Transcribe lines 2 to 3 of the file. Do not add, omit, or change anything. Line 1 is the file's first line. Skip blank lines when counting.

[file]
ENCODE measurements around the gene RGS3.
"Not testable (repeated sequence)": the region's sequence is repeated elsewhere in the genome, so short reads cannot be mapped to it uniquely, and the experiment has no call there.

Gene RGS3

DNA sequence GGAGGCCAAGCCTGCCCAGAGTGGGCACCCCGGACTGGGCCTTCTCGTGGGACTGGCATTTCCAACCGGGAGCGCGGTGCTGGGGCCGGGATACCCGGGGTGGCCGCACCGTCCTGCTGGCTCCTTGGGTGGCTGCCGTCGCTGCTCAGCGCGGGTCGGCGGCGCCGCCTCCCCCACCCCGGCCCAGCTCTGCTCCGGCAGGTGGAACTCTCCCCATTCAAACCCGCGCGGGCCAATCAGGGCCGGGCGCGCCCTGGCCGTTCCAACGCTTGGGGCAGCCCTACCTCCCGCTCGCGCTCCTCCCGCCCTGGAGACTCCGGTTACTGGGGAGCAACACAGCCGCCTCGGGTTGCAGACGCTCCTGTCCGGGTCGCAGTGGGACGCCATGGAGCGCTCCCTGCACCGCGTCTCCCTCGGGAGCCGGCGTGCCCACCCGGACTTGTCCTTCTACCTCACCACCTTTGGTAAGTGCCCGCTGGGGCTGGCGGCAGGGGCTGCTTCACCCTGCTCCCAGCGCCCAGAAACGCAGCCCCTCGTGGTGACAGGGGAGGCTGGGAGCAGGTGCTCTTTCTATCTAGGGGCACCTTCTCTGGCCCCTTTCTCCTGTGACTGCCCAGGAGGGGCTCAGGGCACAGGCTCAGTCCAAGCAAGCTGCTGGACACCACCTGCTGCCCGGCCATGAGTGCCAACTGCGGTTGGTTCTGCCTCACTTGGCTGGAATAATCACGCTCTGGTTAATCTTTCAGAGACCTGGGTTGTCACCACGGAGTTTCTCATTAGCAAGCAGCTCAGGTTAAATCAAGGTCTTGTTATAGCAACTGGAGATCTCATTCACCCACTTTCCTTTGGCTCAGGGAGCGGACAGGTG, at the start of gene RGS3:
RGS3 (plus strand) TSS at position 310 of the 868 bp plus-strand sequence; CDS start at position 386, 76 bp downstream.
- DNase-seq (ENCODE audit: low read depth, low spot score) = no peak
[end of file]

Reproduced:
"Not testable (repeated sequence)": the region's sequence is repeated elsewhere in the genome, so short reads cannot be mapped to it uniquely, and the experiment has no call there.

Gene RGS3